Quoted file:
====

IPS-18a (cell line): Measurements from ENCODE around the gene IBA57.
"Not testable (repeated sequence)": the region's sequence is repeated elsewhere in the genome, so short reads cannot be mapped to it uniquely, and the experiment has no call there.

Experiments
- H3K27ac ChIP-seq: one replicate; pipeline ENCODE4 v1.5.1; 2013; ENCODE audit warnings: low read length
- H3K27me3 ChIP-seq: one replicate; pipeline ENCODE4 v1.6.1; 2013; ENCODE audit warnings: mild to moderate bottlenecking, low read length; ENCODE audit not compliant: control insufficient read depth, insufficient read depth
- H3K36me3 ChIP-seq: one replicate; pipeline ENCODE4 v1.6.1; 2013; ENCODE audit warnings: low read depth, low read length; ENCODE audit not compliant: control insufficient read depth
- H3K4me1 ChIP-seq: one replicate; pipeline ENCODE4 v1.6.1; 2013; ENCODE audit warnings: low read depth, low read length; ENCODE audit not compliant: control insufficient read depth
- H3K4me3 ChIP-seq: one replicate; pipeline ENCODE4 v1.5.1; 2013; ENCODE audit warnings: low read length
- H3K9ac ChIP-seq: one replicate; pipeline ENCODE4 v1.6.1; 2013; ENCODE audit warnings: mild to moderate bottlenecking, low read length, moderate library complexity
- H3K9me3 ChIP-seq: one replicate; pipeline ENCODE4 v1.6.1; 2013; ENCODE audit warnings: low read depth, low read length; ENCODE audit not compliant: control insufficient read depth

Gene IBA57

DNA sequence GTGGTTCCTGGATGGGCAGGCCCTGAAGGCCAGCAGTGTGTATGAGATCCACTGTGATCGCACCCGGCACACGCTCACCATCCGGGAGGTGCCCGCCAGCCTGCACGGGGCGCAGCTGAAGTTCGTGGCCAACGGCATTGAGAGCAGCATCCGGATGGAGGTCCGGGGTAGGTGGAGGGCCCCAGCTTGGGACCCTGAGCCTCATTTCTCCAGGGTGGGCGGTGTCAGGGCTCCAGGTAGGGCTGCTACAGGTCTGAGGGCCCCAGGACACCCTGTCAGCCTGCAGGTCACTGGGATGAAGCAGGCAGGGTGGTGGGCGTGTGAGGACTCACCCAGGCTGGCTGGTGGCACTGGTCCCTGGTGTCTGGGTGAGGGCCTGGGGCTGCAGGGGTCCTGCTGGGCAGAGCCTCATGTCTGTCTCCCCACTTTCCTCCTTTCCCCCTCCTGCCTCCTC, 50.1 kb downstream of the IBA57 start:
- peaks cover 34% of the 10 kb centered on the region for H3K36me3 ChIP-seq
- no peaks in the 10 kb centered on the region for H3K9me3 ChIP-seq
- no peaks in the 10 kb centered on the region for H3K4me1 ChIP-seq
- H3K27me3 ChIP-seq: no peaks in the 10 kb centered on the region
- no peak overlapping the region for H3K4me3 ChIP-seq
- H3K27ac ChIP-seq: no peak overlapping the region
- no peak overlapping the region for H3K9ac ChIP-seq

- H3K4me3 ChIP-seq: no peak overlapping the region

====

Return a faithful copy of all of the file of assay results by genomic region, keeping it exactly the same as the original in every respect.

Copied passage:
IPS-18a (cell line): Measurements from ENCODE around the gene IBA57.
"Not testable (repeated sequence)": the region's sequence is repeated elsewhere in the genome, so short reads cannot be mapped to it uniquely, and the experiment has no call there.

Experiments
- H3K27ac ChIP-seq: one replicate; pipeline ENCODE4 v1.5.1; 2013; ENCODE audit warnings: low read length
- H3K27me3 ChIP-seq: one replicate; pipeline ENCODE4 v1.6.1; 2013; ENCODE audit warnings: mild to moderate bottlenecking, low read length; ENCODE audit not compliant: control insufficient read depth, insufficient read depth
- H3K36me3 ChIP-seq: one replicate; pipeline ENCODE4 v1.6.1; 2013; ENCODE audit warnings: low read depth, low read length; ENCODE audit not compliant: control insufficient read depth
- H3K4me1 ChIP-seq: one replicate; pipeline ENCODE4 v1.6.1; 2013; ENCODE audit warnings: low read depth, low read length; ENCODE audit not compliant: control insufficient read depth
- H3K4me3 ChIP-seq: one replicate; pipeline ENCODE4 v1.5.1; 2013; ENCODE audit warnings: low read length
- H3K9ac ChIP-seq: one replicate; pipeline ENCODE4 v1.6.1; 2013; ENCODE audit warnings: mild to moderate bottlenecking, low read length, moderate library complexity
- H3K9me3 ChIP-seq: one replicate; pipeline ENCODE4 v1.6.1; 2013; ENCODE audit warnings: low read depth, low read length; ENCODE audit not compliant: control insufficient read depth

Gene IBA57

DNA sequence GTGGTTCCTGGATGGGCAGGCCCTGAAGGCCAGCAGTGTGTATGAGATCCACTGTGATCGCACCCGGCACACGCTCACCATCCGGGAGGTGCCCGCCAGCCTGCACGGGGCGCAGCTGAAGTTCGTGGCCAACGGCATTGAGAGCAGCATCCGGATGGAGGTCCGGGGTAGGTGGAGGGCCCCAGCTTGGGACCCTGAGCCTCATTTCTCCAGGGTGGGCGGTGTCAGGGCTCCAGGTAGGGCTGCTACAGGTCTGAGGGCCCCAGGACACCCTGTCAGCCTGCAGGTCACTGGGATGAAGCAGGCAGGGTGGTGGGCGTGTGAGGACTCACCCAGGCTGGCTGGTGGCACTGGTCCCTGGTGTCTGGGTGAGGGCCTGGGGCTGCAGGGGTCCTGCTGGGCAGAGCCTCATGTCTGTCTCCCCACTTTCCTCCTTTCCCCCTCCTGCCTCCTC, 50.1 kb downstream of the IBA57 start:
- peaks cover 34% of the 10 kb centered on the region for H3K36me3 ChIP-seq
- no peaks in the 10 kb centered on the region for H3K9me3 ChIP-seq
- no peaks in the 10 kb centered on the region for H3K4me1 ChIP-seq
- H3K27me3 ChIP-seq: no peaks in the 10 kb centered on the region
- no peak overlapping the region for H3K4me3 ChIP-seq
- H3K27ac ChIP-seq: no peak overlapping the region
- no peak overlapping the region for H3K9ac ChIP-seq

- H3K4me3 ChIP-seq: no peak overlapping the region